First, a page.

1. Make a list (or use the grocery store’s app)
Heading into the grocery store without a plan can leave you walking aimlessly around the store. You’ll be thinking about what you need to buy, looking for that item, then end up backtracking when you realize you forgot something in the produce department. Shopping for groceries has just become stressful. I have found that making a list before grocery shopping can help me shop more efficiently and allow me to save time. If you go to a grocery store regularly, you will start getting an idea of the store layout and you can make your list reflect that layout. Making a list will help you make sure you only buy products you need and not purchase too much.
BONUS: Some grocery stores are starting to create apps you can download on your phone. I have used the Pay Less Super Market app and I’m a huge fan. You can make your list directly on the app which allows you to budget (if you are trying to) AND will put the list in order of the store, including the aisle numbers. The app will even show you any coupons that are available for your list items — saving you money and time!
2. Test out new products
I know some people aren’t always major fans of generic products, however, I have found that there are some generic products that are difficult to tell apart from the name brands. The generic brand is often less expensive or on sale with a shopper’s card. I have found items like pasta, cheese, milk, eggs, and more taste the same to me no matter what brand I get. For those products, I will typically buy whichever brand is on sale to save myself money. Now, I’m not saying you should give up your holy grail ice cream flavor to get the cheaper option because nobody wants to do that. I’m just suggesting that over time you test out different brands (including generics) so you will know what items you could substitute to save money and which items you will stick with, no matter what the cost.
3. Buy your groceries for two weeks
If you’re anything like me, you will be captivated by any good marketing technique and want to test out the new products. Every time I’m at the grocery store, I tend to buy at least 1 or 2 items that I did not plan to buy. Instead of depriving myself of trying out these exciting works of art, I’ve limited how often I go to the grocery store. Splurging on an item or two once every couple of weeks is a lot more guilt free than doing so each week. Additionally, buying in bulk is often cheaper. If you plan for two weeks worth of meals, you can actually buy items in bulk and know you will use them. With this technique, I do recommend having some backup options always stocked in case you run out of groceries quicker than intended. Your backup options won’t always be the healthiest, but these will be dry foods that stay good for a long time, such as pasta. Having backup items will prevent you from having to run to the store if you used something quicker than anticipated. You can still make time to go to the grocery store when it fits best in your schedule.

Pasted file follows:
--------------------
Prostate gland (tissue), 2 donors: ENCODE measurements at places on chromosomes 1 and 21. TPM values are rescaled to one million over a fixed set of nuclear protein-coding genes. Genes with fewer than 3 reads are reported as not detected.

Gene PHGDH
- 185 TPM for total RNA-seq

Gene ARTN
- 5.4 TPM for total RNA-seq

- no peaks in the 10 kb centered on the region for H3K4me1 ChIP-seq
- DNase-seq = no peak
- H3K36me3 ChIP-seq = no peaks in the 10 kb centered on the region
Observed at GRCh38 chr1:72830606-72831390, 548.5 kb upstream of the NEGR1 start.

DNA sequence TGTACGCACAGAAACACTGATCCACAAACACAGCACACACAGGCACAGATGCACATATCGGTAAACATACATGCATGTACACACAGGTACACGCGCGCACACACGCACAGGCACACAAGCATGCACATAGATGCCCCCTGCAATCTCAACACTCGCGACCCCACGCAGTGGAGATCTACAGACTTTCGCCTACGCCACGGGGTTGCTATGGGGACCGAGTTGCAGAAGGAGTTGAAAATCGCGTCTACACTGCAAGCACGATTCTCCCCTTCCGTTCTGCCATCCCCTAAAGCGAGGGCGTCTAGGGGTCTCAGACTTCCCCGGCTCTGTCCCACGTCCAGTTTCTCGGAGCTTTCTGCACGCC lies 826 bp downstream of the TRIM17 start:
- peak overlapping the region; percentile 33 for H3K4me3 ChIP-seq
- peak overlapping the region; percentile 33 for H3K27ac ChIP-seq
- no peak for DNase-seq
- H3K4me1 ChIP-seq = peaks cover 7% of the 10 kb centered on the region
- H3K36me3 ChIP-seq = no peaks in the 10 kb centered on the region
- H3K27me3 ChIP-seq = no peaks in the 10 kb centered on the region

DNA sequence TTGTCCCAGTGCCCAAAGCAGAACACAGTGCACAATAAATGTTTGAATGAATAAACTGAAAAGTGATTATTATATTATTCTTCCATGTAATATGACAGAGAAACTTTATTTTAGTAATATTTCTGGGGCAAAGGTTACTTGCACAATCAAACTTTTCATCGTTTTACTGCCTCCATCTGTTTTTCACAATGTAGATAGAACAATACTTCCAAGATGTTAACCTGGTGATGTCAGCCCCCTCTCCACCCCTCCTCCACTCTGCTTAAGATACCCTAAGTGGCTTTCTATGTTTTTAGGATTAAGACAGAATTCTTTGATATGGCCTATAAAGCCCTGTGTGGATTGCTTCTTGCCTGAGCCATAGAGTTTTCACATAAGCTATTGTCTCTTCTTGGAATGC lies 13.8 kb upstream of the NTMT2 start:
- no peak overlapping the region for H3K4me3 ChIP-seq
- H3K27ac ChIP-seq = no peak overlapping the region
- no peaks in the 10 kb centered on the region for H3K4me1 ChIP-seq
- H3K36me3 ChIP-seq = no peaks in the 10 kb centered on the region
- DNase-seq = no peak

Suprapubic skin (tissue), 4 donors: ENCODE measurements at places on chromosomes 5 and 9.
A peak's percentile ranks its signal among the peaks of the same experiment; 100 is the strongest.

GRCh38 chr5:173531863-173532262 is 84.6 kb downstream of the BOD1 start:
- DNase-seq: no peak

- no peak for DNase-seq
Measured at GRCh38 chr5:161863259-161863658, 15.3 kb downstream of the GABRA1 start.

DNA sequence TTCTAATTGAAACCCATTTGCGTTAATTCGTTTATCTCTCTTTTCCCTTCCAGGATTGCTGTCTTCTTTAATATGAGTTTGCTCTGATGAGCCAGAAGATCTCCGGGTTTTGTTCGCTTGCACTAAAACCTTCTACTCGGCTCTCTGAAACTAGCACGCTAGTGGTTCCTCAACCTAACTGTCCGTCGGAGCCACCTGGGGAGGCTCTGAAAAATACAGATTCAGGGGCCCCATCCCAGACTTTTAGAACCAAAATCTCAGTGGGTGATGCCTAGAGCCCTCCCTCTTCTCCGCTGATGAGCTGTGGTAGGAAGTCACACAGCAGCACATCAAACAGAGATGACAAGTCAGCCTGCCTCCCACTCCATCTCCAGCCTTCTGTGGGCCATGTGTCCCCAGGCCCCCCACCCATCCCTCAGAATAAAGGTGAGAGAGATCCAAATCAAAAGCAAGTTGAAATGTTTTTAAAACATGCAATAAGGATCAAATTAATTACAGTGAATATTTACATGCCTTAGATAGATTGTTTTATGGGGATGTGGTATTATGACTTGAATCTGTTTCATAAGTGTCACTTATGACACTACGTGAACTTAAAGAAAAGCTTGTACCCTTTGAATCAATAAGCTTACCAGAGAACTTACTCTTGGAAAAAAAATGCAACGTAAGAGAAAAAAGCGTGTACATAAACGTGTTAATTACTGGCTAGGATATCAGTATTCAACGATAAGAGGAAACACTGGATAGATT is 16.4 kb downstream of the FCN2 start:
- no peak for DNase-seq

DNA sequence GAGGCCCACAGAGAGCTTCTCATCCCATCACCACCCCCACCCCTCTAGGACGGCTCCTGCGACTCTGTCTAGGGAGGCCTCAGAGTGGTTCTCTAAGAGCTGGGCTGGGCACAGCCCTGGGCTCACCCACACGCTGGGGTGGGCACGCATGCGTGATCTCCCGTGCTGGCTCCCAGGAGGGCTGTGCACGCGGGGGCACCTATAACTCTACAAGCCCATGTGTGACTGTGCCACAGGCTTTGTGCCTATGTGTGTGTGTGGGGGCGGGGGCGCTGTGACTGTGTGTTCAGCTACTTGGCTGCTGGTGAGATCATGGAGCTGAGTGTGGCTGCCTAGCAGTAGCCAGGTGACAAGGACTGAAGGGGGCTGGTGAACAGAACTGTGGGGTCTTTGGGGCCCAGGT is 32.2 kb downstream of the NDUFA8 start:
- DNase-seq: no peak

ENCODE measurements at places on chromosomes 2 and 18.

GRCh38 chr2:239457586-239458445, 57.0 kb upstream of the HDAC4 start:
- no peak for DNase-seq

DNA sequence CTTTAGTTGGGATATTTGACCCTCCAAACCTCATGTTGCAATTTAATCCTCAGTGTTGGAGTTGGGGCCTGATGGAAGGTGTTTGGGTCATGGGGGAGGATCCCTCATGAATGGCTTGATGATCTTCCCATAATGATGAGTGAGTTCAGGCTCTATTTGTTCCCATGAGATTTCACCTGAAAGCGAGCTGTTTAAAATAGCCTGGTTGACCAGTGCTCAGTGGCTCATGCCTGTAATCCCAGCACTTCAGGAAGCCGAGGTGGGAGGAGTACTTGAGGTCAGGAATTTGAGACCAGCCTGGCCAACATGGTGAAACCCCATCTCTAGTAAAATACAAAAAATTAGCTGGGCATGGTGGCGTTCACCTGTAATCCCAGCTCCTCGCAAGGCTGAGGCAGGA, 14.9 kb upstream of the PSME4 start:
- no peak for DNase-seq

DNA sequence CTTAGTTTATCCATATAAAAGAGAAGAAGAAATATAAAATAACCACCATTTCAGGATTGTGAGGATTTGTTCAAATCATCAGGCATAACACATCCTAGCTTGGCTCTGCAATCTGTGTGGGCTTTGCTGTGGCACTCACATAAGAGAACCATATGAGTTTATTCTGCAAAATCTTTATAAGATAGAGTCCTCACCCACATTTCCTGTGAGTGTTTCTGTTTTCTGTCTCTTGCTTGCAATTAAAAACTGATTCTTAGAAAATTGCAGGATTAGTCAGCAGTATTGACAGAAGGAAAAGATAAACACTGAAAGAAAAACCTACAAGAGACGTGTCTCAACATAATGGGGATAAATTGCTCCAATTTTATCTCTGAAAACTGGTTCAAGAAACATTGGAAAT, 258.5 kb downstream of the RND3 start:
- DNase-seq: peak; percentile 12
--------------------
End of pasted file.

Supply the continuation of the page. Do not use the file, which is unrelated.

4. Split your meals
There are three ways you can split your meals, in my opinion, and you can utilize whichever works best for you. You can split meals with a friend, split meals by serving size, or split meals before cooking them. First, splitting meals with a friend is exactly what it sounds like. If you have roommates or somebody you spend a lot of time with, work together with them to make meals you both can enjoy. This way, you can split the cost of that meal and avoid the meal going bad before you can finish it. If you don’t have a friend nearby to split meals with, another way to split meals is by serving size. You’d be surprised how many servings are in some packages and how many meals you can make out of it. If you split meals into their suggested serving sizes, you will ultimately buy less food and can meal prep for the week. Lastly, if you do not like leftovers and you don’t have friends close by to share with, you can split your meals before cooking them. For example, you can freeze chicken and only defrost one piece at a time or only cook the amount of pasta you want to eat. Doing so will ensure your leftovers don’t go bad and will make your purchases last.
5. Evaluate and assess
After incorporating new techniques, the most important thing is to evaluate and assess how it went. This doesn’t have to be super time consuming or thorough, but reflecting will help you achieve your goals. If you try buying groceries for two weeks at a time, look back at how much you ate and how you can adjust your next grocery trip. If you’re budgeting, this is a good way to see if you are on track with meeting your budget. It’s okay to be over (or under) at times, but constantly being over budget will indicate you need to either increase your budget or focus more on meeting your budget. One thing I forgot to incorporate into grocery shopping was how often I would be eating out with friends. While in school, my friends and I will eat out roughly once a week to try new restaurants and have a weekly meal together. After evaluating and assessing my groceries, I realized I could cut back on groceries to account for the meal we decided to eat out.